• The bitterness of betrayal. The audience is meant to feel a kick to the stomach to learn of a trusted character’s betrayal…or at least that satisfying pinch of excitement that the tables have turned. I missed the bitterness of learning someone I had trusted was in fact, a baddy. The betrayal in this film doesn’t cause me to feel anything, because there was not enough exposition surrounding the character doing the betraying. You need to care about a character to enable them to cause you to feel anything.

Things I found interesting:

  • Lucasfilm playing the “I am your father” card.
  • The opening scenes have a comic-book appearance. The jilted close-ups and conscious mise-en-scene make for a rigid and cartoonish start – which feels wrong in 2008 (when compared with the current style) – yet this matches the first three perfectly.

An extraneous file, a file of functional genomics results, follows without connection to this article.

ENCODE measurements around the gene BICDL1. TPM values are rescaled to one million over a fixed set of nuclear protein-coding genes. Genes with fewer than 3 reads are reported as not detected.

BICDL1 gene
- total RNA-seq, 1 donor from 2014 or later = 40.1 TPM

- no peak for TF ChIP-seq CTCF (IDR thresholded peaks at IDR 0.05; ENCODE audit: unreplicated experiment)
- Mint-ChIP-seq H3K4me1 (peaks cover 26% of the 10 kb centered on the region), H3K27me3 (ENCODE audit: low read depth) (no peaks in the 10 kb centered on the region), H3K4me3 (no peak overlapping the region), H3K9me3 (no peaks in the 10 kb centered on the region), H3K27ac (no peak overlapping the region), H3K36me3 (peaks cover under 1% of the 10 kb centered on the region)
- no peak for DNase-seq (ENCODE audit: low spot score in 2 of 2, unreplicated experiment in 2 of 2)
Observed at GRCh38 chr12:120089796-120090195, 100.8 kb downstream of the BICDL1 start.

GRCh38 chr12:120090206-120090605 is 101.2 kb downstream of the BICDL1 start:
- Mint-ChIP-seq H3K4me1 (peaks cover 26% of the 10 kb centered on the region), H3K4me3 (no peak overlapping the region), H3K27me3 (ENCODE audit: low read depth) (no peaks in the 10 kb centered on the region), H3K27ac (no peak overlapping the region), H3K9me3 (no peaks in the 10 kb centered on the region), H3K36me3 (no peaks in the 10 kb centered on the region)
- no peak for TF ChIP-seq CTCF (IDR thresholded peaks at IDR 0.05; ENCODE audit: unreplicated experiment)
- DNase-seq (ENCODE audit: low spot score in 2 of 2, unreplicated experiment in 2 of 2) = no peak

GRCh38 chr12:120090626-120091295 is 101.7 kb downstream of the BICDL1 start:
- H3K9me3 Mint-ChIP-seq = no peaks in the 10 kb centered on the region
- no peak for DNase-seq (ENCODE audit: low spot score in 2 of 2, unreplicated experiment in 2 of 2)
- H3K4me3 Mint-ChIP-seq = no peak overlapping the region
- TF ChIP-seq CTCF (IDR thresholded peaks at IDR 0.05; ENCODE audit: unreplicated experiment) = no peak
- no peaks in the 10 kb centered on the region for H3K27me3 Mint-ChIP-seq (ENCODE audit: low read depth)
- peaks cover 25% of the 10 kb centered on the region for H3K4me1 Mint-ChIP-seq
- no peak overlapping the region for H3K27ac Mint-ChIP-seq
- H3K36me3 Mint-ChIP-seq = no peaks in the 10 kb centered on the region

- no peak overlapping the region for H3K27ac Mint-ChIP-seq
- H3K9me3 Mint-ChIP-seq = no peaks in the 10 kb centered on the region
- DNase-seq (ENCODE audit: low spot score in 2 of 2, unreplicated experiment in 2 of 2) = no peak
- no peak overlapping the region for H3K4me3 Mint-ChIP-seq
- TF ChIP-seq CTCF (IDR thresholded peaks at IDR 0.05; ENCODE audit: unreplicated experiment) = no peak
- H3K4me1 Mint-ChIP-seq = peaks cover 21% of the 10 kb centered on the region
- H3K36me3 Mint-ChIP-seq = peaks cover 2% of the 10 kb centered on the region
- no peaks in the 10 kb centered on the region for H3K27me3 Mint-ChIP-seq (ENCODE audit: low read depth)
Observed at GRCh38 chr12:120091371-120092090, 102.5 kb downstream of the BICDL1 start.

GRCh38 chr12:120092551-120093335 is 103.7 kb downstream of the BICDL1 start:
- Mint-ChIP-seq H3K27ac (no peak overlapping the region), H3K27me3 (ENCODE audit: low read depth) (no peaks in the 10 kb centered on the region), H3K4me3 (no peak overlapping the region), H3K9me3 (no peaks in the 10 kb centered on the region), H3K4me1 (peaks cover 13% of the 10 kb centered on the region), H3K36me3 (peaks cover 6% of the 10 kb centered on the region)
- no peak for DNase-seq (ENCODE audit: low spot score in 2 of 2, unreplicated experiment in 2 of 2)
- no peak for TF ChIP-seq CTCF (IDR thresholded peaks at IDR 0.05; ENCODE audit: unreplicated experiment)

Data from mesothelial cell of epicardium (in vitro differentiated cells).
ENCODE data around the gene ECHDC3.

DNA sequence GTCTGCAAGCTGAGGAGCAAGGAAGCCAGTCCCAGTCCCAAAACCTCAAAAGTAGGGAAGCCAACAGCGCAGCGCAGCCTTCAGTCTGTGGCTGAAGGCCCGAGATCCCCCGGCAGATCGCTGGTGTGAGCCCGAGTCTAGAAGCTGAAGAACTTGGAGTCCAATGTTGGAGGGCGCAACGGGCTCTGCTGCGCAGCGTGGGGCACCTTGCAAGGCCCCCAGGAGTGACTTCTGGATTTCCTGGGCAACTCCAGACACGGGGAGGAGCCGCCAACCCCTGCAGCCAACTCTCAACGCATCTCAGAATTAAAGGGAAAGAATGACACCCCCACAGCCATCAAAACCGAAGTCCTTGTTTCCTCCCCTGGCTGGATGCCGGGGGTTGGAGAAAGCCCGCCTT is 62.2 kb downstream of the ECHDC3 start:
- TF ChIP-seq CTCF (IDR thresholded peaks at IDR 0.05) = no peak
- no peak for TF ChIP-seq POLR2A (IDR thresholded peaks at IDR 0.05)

• Indy must yet again lean down to save the betrayer from impending doom and a collapsing palace.
  • The love for heavy vehicles.
  • Cate Blanchett is hard not to watch, even though I was reminded of her performance as Katherine Hepburn. I can see why they cast her, but I found her painful and fascinating at the same time.

Overall feeling:

I’m glad they made it. I’m happy it has revived attention and appreciation for what I consider an institution. I’m glad it was better than the Temple of Doom, but, I left underwhelmed. Maybe I was too psyched…but then, it could have delivered. I just know I walked out feeling nostalgic for The Last Crusade, instead of still shaky from having experienced something new and great. In the past few years The Village, The Prestige, and even Transformers, surprised me, and left me a little giddy as I emerged from the cinema. This, sadly, left me with satisfaction that a legend lives on, and a desire to watch the third film…again.